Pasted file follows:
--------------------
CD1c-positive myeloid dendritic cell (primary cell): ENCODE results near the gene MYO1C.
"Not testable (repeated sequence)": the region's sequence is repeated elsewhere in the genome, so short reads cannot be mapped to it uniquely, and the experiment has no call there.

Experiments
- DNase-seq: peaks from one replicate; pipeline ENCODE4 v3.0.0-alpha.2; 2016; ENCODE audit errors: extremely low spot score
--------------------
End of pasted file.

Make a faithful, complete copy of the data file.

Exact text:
CD1c-positive myeloid dendritic cell (primary cell): ENCODE results near the gene MYO1C.
"Not testable (repeated sequence)": the region's sequence is repeated elsewhere in the genome, so short reads cannot be mapped to it uniquely, and the experiment has no call there.

Experiments
- DNase-seq: peaks from one replicate; pipeline ENCODE4 v3.0.0-alpha.2; 2016; ENCODE audit errors: extremely low spot score